• Each player chooses a function that meets agreed upon criteria and places their ships on integer coordinate points that fit the function
  • Play proceeds as in the classic Battleship game with players making guesses in turn. The opponent indicates whether the guess was a “hit” or “miss”. Hits and misses are marked by the player on their top board and the opponent on their bottom board.
  • Whether a hit or miss, players alternate turns
  • Between turn, players "do the math" and determine their opponent's function from the points they have hit

End the game

The game can end as you decide. Here are some options:

  1. One opponent has hit all the opponents ship
  2. One opponent has identified the function their opponent plotted
  3. Both opponents have identified the plotted functions
  4. Both opponents have had a given number of turns and they each try to idenifty the plotted functions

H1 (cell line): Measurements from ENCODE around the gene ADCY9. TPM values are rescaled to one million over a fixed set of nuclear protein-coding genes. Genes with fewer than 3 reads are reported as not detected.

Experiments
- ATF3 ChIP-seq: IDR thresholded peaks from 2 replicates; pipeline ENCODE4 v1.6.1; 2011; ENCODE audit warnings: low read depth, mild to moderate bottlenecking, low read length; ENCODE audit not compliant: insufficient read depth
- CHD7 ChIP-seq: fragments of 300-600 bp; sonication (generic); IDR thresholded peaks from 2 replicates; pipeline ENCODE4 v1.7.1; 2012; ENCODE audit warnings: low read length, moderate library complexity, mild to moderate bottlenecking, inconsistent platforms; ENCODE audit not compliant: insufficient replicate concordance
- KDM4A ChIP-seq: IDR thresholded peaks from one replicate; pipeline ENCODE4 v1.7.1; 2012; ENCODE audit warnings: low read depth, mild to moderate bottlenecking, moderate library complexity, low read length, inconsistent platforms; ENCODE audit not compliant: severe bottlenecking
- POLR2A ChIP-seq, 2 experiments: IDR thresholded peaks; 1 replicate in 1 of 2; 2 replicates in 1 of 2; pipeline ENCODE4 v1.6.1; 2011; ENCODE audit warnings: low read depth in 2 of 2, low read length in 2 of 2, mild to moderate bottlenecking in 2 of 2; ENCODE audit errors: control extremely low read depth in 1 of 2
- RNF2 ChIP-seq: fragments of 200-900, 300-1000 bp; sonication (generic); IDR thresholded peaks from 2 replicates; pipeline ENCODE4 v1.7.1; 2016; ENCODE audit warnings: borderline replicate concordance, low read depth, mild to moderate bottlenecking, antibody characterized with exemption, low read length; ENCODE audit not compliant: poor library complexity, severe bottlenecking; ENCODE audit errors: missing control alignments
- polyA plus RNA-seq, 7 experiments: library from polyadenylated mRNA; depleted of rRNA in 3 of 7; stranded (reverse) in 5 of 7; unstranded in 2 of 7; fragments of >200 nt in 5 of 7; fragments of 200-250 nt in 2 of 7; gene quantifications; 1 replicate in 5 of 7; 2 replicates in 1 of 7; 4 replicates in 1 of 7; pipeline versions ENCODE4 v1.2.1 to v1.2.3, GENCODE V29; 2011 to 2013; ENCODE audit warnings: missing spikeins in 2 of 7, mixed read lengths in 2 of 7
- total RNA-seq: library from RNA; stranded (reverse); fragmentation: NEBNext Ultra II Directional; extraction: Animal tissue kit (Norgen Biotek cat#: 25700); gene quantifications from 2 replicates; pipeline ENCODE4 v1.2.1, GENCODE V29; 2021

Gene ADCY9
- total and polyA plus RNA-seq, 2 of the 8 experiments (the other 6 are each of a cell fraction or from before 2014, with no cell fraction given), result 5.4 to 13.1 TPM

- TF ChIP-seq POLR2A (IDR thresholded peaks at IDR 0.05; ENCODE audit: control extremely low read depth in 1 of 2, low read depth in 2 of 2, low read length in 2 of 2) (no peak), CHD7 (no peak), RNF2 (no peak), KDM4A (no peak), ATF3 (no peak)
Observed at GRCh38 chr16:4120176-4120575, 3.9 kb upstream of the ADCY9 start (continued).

ALTERNATE VARIATIONS

  • Easy:
  • Objective is to determine the shape of the graph. Opponents guess coordinates like in classic battleship. Ships are placed roughly in the shape of functions (e.g. linear, exponential, parabola, etc.)
  • Medium:
  • Objective is to determine the linear mathematical function that falls on your opponents points
  • Hard:
  • Objective is to determine a nonlinear function that falls on your opponents points (parabola, absolute value, circular, etc.)

Step 6: Customize Your Game Even More

In addition to changeing the rules, you can redesign the gameboards. Here are some ideas:

  • Change the grid numbers to represent other locations in the coordinate system
  • Change the size of the board to make a larger (and harder) game
  • Use a circular arrangement to represent polar coordinates
  • Design your own method of joining the top board and bottom board in a foldable manner
  • Design your own game rules for more than 2 players

Step 7: Enjoy and Share!

Thanks for trying our Instructable!

We hope you had fun creating random daisies with Tinkercad Codeblocks! What did you make? We want to see! Share your Makes here, or drop us a message. If you did this activity with K-12 students, let us know what grade level and content area.